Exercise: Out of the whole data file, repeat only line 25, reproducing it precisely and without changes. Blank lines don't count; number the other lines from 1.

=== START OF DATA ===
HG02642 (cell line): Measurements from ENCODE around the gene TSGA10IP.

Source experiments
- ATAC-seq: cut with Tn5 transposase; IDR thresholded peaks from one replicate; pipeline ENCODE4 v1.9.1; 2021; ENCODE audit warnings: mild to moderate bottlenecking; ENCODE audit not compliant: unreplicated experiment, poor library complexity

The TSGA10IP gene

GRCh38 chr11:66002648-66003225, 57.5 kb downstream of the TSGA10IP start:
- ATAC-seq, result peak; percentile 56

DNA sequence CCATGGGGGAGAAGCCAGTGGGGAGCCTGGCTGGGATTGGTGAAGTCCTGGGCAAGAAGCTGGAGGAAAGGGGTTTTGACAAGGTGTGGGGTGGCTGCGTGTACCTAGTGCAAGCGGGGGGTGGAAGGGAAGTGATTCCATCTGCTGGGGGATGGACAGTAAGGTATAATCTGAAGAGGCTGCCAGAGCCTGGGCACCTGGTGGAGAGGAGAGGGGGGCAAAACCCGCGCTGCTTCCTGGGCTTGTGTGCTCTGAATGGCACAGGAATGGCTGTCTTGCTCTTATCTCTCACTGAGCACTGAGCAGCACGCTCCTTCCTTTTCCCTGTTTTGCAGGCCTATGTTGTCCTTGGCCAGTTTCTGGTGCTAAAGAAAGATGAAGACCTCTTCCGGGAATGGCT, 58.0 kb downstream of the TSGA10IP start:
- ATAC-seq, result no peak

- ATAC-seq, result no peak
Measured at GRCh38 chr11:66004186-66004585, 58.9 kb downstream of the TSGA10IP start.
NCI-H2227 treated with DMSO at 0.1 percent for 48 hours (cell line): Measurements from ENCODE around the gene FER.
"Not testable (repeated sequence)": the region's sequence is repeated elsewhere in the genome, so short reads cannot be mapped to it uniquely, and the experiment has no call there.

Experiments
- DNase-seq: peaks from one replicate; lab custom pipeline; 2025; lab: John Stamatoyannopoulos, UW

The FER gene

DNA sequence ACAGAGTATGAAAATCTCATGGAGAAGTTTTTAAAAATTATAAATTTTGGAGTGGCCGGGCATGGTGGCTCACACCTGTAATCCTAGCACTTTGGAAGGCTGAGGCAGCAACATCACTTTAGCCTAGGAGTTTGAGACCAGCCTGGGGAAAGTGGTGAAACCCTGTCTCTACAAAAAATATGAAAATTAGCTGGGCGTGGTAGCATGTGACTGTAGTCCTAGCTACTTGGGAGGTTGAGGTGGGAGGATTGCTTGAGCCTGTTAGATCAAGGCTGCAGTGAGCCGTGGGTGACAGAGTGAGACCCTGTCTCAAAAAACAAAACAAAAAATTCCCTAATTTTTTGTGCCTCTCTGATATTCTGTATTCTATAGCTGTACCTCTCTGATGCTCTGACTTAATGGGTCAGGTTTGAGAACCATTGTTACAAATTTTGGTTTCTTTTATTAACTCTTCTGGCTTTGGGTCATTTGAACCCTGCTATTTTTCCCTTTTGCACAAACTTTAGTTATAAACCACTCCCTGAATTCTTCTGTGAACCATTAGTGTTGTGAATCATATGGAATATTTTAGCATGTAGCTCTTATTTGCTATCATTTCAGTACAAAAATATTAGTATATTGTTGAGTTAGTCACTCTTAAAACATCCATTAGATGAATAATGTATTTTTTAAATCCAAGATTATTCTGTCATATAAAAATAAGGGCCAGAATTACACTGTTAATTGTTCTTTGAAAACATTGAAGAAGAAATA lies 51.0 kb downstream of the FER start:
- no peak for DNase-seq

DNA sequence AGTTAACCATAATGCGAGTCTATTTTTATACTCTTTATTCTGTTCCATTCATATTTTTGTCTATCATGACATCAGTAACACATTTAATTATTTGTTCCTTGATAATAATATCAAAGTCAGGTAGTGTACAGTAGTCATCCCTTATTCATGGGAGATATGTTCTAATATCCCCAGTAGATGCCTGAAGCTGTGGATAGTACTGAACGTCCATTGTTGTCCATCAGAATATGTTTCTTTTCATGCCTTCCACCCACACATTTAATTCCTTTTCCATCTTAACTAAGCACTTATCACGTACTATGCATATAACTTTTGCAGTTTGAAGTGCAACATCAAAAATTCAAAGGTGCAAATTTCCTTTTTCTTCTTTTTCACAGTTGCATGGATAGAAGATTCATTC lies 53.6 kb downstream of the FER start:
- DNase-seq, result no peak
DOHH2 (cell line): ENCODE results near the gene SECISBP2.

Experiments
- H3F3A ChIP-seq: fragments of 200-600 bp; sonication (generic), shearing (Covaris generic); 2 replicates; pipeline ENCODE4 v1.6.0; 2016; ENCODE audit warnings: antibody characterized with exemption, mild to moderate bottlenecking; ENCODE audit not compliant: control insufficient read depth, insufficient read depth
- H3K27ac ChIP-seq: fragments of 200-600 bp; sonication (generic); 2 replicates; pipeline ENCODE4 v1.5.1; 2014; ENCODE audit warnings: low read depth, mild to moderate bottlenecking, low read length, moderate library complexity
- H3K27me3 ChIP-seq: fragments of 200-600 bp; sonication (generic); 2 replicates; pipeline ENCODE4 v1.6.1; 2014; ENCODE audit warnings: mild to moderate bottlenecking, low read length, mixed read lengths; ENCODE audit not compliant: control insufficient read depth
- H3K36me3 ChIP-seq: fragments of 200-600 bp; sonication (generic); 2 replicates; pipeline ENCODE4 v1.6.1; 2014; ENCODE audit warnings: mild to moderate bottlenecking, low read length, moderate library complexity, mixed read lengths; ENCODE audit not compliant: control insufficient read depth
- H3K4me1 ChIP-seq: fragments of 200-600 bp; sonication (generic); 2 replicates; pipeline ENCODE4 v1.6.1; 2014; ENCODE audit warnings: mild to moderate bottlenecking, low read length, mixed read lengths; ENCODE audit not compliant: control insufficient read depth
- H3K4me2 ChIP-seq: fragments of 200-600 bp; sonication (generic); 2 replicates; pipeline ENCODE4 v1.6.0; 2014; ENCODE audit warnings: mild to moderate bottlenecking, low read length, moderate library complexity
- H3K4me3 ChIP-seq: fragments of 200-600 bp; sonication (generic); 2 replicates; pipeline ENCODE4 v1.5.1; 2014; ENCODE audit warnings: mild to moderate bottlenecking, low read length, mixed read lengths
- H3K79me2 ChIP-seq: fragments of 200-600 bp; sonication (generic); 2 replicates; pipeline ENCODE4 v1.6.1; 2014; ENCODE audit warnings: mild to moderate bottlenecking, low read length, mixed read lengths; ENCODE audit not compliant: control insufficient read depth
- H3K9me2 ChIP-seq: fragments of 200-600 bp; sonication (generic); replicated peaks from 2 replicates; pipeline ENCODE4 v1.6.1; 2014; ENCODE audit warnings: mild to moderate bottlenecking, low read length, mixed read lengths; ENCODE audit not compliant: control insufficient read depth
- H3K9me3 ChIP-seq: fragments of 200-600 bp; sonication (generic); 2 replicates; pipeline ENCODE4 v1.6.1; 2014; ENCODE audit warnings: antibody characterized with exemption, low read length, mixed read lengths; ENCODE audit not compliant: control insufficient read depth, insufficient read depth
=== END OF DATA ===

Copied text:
- H3K36me3 ChIP-seq: fragments of 200-600 bp; sonication (generic); 2 replicates; pipeline ENCODE4 v1.6.1; 2014; ENCODE audit warnings: mild to moderate bottlenecking, low read length, moderate library complexity, mixed read lengths; ENCODE audit not compliant: control insufficient read depth